Matt --- sounds like you work for the developers. People living in Columbia have no obligation to meet the housing demands of people that live in other areas of the state or country. Of course the developers are looking to build low cost housing units. However, the developers don't get stuck with traffic problems, school crowding , environmental pollution, fire / poice protection, and the higher tax bills ( rental apartments don't pay their own way --- the government services per unit cost more than they pay in taxes ). Wake up.
b.santos May 15, 2012 at 04:40 PM
JH, I believe you have a false argument. First, Columbia is not an island. Whether apartments are put in downtown Columbia or elsewhere in Howard County, units will be built. Because Columbians are taxed at the County level, it is the development in the County, and not the swiss-cheese boundary that defines Columbia, that matters. When future Howard County development occurs, to concentrate as apartments in an urbanized downtown would have less impact. If you take the equivalent amount of development and move it to a greenfield area, the cost to alter water and sewer lines, install a complete new road network and other public amenities would far exceed the cost to build on existing parking lots. The additional vehicle miles travelled in your alternate development would be higher. The stress on the environment due to increased impermeable surfaces (and increased stormwater runoff) would be greater. Police would need additional cars to patrol. Your math does not work.
JH May 15, 2012 at 05:09 PM
b. santos ---- don't take my word for it. Ask the Howard County plannning staff. They do the analysis of the fiscal impact and cost of each unit and they also estimate the revenue per unit. Apartments don't pay their own way so others must pick up the cost ----- in the form of higher taxes. Low cost apartments for some = higher taxes for others.
Matt Wilson May 15, 2012 at 05:40 PM
To add to Bill's comment, it's a mistake to assume that Columbia's or Howard County's population can remain static. People move all the time, both into and out of the county. Our population is aging and its needs are changing. At the same time, our county is losing out on potential residents who are young now but will be the middle-aged backbone in 20 years because we don't have enough of what they're looking for in a home and a neighborhood. Don't assume that the people living in apartments and condos in DC or Baltimore will come running to Howard County once they're sufficiently wealthy enough to escape the ire of people like JH. They might just put down roots in the city and stay. So that's our competition for young upwardly-mobile professionals -- DC and Baltimore, and inner-ring 'burbs like Silver Spring and Towson and Bethesda. Luckily, the county has already had this debate and opted for a Downtown Columbia that can compete with those other places. We just need spades in the ground now and cranes swinging in the air. And, no, I'm not a real estate developer. In fact, I'm a new resident and one of those evil renters, and the speed at which that downtown infrastructure gets built will likely determine whether I stay here in Columbia or go find something more amenable elsewhere.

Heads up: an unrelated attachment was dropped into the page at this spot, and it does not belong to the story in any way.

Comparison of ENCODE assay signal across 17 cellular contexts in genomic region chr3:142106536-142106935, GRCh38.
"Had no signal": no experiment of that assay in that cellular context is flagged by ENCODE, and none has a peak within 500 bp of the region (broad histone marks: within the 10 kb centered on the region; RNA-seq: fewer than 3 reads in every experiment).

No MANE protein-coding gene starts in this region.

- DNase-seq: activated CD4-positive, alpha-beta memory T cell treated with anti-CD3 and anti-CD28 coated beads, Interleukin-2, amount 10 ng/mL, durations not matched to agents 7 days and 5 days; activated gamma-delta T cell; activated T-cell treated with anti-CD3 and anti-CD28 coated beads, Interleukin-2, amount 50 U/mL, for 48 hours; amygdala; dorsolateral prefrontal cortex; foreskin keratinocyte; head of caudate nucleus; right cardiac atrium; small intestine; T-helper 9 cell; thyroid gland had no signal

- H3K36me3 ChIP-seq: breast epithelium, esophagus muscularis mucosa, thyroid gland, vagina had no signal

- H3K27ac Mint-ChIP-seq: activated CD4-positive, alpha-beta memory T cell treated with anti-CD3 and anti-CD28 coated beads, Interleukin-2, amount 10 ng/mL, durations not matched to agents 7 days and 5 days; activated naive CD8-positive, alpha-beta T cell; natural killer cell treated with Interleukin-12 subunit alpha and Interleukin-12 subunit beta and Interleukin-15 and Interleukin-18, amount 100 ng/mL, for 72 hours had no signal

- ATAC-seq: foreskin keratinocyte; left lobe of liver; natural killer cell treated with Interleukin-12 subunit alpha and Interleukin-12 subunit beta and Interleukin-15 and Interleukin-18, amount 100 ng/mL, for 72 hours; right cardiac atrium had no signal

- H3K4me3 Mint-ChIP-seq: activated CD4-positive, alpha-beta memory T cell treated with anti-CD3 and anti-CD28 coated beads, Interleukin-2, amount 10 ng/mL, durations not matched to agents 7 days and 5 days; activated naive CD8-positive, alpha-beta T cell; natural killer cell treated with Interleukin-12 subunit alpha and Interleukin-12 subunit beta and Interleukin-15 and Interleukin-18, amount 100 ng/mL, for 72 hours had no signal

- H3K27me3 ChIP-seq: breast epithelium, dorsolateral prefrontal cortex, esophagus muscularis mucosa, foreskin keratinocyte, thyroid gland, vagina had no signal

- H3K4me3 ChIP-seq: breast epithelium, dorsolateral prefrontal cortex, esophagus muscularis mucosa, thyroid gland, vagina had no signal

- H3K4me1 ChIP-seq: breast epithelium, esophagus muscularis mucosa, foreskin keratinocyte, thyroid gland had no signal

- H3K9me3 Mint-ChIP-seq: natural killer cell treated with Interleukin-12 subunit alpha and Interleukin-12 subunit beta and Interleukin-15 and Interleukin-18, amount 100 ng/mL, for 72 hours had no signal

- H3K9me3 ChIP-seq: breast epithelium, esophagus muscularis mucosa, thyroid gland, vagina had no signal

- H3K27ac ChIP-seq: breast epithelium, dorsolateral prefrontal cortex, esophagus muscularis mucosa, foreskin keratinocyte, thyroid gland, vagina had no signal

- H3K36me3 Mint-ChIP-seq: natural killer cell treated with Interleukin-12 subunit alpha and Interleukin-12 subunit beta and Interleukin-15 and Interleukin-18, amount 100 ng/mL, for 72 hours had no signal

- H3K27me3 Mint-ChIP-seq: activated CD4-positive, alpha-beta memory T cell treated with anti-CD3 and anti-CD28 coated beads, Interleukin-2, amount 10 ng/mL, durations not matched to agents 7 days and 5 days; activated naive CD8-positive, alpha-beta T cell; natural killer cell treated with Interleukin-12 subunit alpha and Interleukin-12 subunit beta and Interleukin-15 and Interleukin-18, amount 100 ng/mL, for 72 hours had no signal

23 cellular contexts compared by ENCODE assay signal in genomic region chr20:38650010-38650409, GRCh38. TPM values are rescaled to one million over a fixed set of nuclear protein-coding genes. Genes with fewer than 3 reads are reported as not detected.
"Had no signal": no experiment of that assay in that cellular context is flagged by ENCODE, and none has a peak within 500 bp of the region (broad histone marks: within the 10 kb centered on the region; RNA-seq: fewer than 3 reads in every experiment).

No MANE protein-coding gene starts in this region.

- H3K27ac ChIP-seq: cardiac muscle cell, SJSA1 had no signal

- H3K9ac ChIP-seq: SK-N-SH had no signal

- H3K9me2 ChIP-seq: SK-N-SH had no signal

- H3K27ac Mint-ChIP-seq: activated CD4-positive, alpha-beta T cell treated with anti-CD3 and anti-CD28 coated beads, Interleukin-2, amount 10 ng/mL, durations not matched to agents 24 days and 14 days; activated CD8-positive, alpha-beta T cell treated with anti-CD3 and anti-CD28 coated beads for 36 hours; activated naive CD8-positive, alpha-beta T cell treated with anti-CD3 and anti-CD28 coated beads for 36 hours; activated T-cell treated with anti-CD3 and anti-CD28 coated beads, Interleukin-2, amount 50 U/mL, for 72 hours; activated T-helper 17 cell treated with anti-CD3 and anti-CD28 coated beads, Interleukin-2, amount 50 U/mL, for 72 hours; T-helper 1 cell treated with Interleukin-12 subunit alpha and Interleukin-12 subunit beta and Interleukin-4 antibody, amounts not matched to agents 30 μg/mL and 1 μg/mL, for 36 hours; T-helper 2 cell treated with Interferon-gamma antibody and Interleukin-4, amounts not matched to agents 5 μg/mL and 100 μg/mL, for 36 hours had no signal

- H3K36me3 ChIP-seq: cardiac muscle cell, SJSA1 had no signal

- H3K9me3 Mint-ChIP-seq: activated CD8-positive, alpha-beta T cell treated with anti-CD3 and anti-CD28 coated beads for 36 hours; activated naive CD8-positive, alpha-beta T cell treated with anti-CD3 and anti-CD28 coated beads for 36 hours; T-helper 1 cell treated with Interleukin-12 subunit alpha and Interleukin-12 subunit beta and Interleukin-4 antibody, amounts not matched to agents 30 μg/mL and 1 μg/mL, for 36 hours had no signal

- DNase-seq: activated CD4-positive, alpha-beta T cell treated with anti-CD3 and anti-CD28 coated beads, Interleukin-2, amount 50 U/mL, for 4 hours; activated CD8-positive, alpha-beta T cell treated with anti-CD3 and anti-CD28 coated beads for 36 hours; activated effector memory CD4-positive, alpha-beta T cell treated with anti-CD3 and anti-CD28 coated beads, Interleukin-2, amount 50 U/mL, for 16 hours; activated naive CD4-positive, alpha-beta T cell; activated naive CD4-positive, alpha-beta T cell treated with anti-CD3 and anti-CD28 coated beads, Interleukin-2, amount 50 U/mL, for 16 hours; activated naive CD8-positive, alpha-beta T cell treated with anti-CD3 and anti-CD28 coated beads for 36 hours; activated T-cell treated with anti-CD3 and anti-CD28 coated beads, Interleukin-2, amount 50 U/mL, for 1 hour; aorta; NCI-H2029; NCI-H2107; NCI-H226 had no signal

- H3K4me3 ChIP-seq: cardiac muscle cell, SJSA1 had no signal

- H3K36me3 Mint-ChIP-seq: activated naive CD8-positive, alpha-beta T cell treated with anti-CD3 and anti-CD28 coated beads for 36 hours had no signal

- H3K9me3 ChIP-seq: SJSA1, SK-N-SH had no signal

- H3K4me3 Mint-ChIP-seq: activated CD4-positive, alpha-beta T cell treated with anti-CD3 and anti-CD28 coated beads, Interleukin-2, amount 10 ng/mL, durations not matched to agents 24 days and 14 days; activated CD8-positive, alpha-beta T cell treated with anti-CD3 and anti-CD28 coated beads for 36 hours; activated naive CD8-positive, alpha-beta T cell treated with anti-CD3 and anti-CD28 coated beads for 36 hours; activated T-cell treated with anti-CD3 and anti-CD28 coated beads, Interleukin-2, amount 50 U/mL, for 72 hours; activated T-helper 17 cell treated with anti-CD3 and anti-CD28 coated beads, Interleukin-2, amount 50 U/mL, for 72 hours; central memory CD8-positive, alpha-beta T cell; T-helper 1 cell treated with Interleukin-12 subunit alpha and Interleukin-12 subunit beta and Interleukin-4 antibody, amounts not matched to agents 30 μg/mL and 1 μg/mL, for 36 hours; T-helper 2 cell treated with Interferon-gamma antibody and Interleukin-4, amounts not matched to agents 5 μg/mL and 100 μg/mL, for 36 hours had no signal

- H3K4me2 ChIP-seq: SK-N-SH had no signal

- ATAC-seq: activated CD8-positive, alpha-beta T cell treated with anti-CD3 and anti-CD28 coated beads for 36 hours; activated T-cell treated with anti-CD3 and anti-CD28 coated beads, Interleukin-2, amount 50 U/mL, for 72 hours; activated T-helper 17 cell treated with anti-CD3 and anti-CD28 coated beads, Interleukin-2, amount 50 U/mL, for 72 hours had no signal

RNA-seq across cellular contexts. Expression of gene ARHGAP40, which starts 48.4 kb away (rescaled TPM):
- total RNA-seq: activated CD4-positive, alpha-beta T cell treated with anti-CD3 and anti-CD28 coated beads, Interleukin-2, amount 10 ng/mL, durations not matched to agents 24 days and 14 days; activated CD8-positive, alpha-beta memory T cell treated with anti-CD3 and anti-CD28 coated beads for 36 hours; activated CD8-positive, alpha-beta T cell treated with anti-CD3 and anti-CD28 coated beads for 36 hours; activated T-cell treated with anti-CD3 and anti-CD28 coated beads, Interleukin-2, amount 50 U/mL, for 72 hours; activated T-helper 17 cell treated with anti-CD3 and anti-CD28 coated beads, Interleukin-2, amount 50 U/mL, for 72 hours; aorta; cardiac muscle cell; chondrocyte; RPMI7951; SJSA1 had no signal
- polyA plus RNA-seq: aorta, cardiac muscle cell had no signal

BOH May 17, 2012 at 03:48 AM
I won't pretend that I would be glad to see more apartments crop up in Columbia, because for some reason the county housing initiatives have resulted in generally poor apartment management and, even worse, lots of shadiness. I'm conflicted on the idea of affordable housing initiatives, as I think they can be good things for the intended beneficiaries, but I'm fairly sure that it wouldn't be long before the apartments, condos, and townhouses to be built around downtown Columbia and Wilde Lake will be financed by housing vouchers (formerly section 8) for people who aren't looking for a boost so much as a place to base their shadiness. Why? Because they're the ones who can most easily afford it, since those vouchers are as much as an entire mortgage with escrow for a single-family home in Columbia. COLUMBIA: EFF $1325, 1-BR $1377, 2-BR $1582, 3-BR $2150, 4-BR $2504, 5-BR $2879 NON-COLUMBIA EFF $1024, 1-BR $1157, 2-BR $1389, 3-BR 1784, 4-BR $2203, 5-BR $2533 First of all, notice that $2500 would land a pretty comfortable 4-BR SFH in most parts of Columbia. Second, notice that even though Columbia is less expensive than most areas of HoCo (Ellicott City, Fulton, Clarksville, Dayton, Highland, Glenelg), even if more expensive than Jessup, Elkridge, Savage, and HoCo's part of Laurel. So why does it stand alone as the place with the highest housing cost? Because the county wants to herd vouchers into the surplus apartments, I should think. What other explanation is there?